LISBON (Reuters) - Web Summit, Europe’s biggest technology conference, is helping to stoke a “reboot” of Portugal’s capital city as a start-up hub as the country continues its emergence from a crippling debt crisis, the event’s founder said.
The Lisbon summit has put the city on the world technology map, with various visiting businesses settling here after being lured by modern infrastructure, the local tech cadre and warm climate. Local authorities estimate that the week-long event generates about 300 million euros ($342 million) in hotel and other revenue for the city.
Founder Paddy Cosgrave signed an agreement this year to keep the event in Portugal for another ten years, marking a huge boost for Lisbon’s ambitions as a start-up hub.
The 34-year-old Irish entrepreneur started the event in Dublin eight years ago with only 400 people in attendance and has massively expanded the conference to this year’s 70,000 paying participants and guest speakers, including the United Nations Secretary-General.
“This is a city going through a rebirth, it’s a start-up city, it’s being rebooted,” Cosgrave told Reuters a few hours before the annual summit opened its doors on Monday evening.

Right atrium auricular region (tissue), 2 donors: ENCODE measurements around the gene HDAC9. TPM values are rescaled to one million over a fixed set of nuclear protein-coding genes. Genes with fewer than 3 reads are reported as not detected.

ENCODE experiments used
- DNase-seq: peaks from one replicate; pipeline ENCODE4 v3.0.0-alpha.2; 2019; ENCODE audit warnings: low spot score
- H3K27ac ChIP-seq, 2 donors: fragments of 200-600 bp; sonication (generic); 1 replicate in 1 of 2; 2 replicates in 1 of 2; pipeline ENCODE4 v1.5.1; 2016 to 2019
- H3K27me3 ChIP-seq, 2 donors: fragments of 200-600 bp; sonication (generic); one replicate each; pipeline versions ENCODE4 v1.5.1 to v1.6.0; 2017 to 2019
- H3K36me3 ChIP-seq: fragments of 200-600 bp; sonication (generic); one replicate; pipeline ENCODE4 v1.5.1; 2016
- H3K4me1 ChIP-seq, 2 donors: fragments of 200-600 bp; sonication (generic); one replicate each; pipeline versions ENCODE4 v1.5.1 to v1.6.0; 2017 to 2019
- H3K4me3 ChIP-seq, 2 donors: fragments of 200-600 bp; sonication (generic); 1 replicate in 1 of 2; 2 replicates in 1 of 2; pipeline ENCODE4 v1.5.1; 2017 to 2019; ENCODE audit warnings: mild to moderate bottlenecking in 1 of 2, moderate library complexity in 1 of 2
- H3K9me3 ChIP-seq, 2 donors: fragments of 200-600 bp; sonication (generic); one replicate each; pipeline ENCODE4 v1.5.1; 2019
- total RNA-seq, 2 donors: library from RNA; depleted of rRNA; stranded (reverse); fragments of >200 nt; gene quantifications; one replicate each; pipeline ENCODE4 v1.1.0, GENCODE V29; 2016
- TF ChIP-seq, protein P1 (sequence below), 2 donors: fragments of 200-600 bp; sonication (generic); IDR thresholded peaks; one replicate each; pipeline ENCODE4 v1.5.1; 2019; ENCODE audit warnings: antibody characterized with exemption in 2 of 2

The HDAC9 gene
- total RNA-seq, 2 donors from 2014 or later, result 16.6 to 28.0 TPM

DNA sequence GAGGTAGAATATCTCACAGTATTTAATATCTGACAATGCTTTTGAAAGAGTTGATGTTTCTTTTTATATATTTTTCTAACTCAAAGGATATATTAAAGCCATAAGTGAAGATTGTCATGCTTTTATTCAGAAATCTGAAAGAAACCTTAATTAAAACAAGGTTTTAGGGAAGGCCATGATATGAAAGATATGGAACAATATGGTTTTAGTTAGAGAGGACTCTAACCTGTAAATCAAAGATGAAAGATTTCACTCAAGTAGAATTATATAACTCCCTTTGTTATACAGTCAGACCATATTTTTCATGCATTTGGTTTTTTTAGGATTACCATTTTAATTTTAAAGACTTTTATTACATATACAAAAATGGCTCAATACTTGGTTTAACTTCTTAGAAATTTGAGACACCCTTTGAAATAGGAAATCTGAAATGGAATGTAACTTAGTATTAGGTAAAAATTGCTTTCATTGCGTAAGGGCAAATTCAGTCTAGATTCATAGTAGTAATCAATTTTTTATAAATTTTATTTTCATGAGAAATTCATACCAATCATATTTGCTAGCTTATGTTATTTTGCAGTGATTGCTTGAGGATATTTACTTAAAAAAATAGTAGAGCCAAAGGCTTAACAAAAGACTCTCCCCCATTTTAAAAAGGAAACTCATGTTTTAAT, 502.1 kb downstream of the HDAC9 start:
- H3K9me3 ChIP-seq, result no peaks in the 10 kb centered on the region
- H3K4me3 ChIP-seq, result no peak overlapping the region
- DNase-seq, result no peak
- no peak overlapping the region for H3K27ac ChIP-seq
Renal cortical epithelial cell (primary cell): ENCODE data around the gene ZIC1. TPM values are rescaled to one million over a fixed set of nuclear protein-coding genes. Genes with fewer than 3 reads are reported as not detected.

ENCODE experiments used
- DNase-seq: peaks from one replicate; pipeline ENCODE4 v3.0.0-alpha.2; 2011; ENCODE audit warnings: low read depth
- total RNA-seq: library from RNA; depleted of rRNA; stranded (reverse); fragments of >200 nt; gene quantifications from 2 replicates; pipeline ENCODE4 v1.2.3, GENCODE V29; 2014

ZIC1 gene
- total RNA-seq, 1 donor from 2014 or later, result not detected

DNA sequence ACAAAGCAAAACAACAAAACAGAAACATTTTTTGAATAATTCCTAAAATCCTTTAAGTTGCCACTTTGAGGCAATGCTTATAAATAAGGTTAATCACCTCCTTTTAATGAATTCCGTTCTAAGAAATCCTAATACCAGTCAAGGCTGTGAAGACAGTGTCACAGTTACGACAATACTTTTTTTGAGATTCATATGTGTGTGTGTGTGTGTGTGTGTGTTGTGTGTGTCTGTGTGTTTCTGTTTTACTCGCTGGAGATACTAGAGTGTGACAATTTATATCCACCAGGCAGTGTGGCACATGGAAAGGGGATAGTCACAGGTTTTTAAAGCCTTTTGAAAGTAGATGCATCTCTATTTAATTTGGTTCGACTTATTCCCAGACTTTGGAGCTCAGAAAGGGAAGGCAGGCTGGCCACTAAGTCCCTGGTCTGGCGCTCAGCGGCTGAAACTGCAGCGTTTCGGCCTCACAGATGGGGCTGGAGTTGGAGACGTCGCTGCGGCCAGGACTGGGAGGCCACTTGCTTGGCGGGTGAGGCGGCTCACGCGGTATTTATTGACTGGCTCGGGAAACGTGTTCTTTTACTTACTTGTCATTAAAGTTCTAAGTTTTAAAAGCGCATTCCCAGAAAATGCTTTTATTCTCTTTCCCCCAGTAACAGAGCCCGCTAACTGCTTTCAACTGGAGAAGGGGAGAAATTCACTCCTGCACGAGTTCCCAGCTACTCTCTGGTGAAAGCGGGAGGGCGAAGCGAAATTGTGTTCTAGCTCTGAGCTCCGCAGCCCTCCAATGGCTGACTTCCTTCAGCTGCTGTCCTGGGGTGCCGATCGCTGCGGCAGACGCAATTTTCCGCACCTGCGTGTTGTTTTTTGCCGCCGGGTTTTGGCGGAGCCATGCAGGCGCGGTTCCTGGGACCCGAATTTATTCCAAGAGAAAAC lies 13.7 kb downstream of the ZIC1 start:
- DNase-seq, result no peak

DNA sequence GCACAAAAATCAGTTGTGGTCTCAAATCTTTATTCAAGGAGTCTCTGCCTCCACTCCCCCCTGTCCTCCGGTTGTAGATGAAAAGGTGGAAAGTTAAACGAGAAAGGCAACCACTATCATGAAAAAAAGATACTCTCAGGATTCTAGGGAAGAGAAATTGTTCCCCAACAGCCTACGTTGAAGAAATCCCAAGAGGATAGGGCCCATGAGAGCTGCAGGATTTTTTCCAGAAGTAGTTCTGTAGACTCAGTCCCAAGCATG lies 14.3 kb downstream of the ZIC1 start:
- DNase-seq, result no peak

Cosgrave said Web Summit will create 100 jobs in Lisbon in the next two years, adding to the growing number of tech companies opening offices in the area, including Google and the technology divisions of Mercedes and BMW.
He said a lot of people had cast doubt over the wisdom of moving Web Summit to Lisbon from Dublin in 2016, eschewing major cities such as Paris, Berlin and London.
“Portugal went through a dark decade of being hammered, like Ireland did,” said Cosgrave, referring to the eurozone debt crisis that started around 2010, requiring bailouts for both nations. “But we made a decision which I think has turned out to be the right decision.”
While some critics say Portugal’s tech ambitions may not last or ultimately prove as successful as some larger technology centers, Cosgrave said the recent emergence of Portuguese businesses valued at more than $1 billion will ensure sustainable growth for Portugal’s digital economy because the founders of those so-called “unicorns” become backers for the next generation of start-ups.
Editing by Andrei Khalip and David Goodman